Samantha Wray-McCann | On 24, Apr 2014
Iâ€™ve always considered Australia to be a country of gender equality. It was not until I started to question the structure of our society that I realised I was unfortunately mistaken.
Donâ€™t get me wrong; I am extremely privileged and lucky compared to other women. I am lucky that I am able to access education, have the right to vote, live in a country where I have choices and where my opinion counts, but if I am honest, I am still not satisfied. This dissatisfaction began last week when Centerlink, a government organisation, asked me, â€œis that Mr, Miss, Mrs or Ms?â€ Why do I have three options, where two of them are based on my marital status, whilst a male has one option? Why does this type of sexist language exist in Australia, a country where we advocate gender equality?
I started consciously observing how often I was asked for my title and which options I had to choose from. I found it quite contradictory when going to donate to the United Nations, â€˜Fund for Womenâ€™, an organisation that promotes women empowerment, had a compulsory section where I had to include my title. I had the option of choosing Mrs, Miss or Ms for a female. How is an organisation that aims to achieve global gender equality supposed to succeed when the very language they use allows sexism?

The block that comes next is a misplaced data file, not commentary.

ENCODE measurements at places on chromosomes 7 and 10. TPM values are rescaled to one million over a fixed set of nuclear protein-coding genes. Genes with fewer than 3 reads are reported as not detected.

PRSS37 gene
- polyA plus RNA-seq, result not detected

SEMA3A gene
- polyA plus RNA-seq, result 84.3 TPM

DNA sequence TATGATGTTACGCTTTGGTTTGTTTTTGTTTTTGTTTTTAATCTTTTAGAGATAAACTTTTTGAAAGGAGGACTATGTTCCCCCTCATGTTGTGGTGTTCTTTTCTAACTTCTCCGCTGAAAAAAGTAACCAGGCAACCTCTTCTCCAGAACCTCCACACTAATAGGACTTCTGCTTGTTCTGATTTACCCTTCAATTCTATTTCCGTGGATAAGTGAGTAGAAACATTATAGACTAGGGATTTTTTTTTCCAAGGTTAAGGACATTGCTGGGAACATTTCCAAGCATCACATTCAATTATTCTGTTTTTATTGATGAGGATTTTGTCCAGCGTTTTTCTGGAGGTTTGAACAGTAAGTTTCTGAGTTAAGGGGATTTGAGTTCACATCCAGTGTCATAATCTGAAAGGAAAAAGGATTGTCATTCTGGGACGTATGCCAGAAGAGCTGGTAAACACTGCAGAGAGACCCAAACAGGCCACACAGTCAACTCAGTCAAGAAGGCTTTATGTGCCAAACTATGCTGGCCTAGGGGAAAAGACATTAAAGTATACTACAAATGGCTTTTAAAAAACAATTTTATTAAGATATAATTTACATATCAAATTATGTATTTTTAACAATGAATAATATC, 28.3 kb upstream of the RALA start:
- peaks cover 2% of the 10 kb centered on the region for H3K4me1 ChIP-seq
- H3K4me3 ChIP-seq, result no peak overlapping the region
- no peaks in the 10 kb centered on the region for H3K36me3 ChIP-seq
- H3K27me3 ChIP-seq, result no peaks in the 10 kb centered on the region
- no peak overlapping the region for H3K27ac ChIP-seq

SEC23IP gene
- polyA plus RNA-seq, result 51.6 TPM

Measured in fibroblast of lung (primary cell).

Another interesting observation was the organisationâ€™s order in which the titles were placed. The maleâ€™s title was first, followed by females. I then went on over 15 other websites where titles were required and each one had Mr at the top. This order is so customary that I never thought to question it.Â But we must, as it is not coincidental, itâ€™s a direct reflection of the status and hierarchy that existed between men and women in the past and still currently in many parts around the world today.
Many, including my male housemate, will argue that Iâ€™m focusing on such insignificant aspects of gender inequality, that I should be concentrating on greater things than labels, that the title is just a word. But itâ€™s important to recognise that language shapes our view of the world and influences our perception and conception of people. By continuing to use womenâ€™s titles based on marital status, we are subconsciously feeding the sexist nature of our society that so many people for good reason, are trying to eradicate. So no, itâ€™s not just a title or a word. It signifies so much more. Itâ€™s outdated, sexist and represents years of womenâ€™s suppression. We must start questioning and challenging these â€˜everydayâ€™ forms of gender discrimination, as we cannot achieve gender equality whilst retaining a sexist language. We must start at grass root levels and take small steps before we can make the big leaps.
Itâ€™s hard to critique your own culture when youâ€™re so deeply rooted in it. But I urge all who read this to observe forms of gender discrimination and recognise areas of gender inequality that you may not have recognised before. As for today, I hope all females, young, old, married, divorced or widowed, who believe in gender equality challenge the title given to them and choose a title reflects who you really are.
Image credit: Model United Nations – MoroccoÂ
Image credit: Drop down menus. Image by Kate RobertsÂ